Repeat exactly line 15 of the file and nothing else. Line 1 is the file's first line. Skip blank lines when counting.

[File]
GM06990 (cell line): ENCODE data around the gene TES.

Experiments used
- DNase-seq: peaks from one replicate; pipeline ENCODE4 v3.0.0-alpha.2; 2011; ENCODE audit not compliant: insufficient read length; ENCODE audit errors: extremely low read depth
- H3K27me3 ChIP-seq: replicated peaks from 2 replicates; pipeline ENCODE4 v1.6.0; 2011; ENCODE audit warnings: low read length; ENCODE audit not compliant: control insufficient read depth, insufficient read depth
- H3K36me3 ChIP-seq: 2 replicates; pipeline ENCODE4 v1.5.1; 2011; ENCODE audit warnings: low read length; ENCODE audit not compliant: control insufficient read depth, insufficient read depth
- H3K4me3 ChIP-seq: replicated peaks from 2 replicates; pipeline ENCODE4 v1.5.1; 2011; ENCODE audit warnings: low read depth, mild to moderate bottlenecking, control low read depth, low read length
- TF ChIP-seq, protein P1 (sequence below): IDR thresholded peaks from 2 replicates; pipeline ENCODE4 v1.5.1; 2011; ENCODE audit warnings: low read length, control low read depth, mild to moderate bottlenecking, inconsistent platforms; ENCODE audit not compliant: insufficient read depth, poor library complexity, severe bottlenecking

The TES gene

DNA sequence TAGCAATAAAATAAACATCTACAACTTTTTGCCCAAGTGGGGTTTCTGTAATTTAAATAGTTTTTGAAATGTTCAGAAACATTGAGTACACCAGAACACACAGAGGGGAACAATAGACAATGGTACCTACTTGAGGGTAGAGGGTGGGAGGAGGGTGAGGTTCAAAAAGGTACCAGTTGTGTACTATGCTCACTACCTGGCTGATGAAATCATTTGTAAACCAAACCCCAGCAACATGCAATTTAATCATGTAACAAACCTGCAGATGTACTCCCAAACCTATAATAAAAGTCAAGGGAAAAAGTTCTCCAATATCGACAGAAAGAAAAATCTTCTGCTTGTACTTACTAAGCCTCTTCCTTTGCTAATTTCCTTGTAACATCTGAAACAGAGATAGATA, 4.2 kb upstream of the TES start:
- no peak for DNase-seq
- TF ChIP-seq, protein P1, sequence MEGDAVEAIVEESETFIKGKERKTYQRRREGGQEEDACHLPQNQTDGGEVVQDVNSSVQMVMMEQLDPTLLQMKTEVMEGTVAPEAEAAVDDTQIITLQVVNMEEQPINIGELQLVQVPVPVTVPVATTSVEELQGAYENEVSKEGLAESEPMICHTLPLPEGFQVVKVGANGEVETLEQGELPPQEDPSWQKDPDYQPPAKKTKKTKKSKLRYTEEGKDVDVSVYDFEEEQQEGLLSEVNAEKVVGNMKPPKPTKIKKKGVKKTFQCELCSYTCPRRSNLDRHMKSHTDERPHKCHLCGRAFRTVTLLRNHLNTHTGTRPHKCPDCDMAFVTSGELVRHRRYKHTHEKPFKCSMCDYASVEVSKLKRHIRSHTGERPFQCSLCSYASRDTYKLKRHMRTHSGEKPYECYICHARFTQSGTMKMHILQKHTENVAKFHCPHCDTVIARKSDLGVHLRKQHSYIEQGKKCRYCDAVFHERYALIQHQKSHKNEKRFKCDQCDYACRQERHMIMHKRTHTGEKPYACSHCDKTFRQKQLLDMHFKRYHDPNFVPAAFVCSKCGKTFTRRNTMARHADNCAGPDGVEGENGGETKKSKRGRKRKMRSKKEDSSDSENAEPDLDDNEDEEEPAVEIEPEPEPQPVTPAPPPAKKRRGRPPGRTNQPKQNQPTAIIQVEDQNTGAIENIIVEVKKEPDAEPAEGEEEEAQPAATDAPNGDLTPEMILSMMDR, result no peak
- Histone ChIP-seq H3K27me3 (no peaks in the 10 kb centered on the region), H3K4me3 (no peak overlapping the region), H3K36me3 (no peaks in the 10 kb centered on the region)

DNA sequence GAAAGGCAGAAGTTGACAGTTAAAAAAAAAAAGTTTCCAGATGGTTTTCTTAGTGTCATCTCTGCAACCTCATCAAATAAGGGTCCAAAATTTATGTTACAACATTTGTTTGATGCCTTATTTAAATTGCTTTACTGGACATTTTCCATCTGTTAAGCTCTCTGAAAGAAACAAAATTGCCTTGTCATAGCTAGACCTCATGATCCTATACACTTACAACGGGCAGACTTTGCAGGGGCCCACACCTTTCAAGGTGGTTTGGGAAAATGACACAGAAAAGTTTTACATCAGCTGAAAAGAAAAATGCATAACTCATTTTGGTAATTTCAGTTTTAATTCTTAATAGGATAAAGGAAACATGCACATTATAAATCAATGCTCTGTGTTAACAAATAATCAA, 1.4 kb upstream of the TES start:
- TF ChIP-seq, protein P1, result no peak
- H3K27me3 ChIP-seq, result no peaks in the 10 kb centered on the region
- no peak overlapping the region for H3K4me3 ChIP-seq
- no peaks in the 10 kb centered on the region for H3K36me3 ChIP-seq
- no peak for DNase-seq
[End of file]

- H3K27me3 ChIP-seq, result no peaks in the 10 kb centered on the region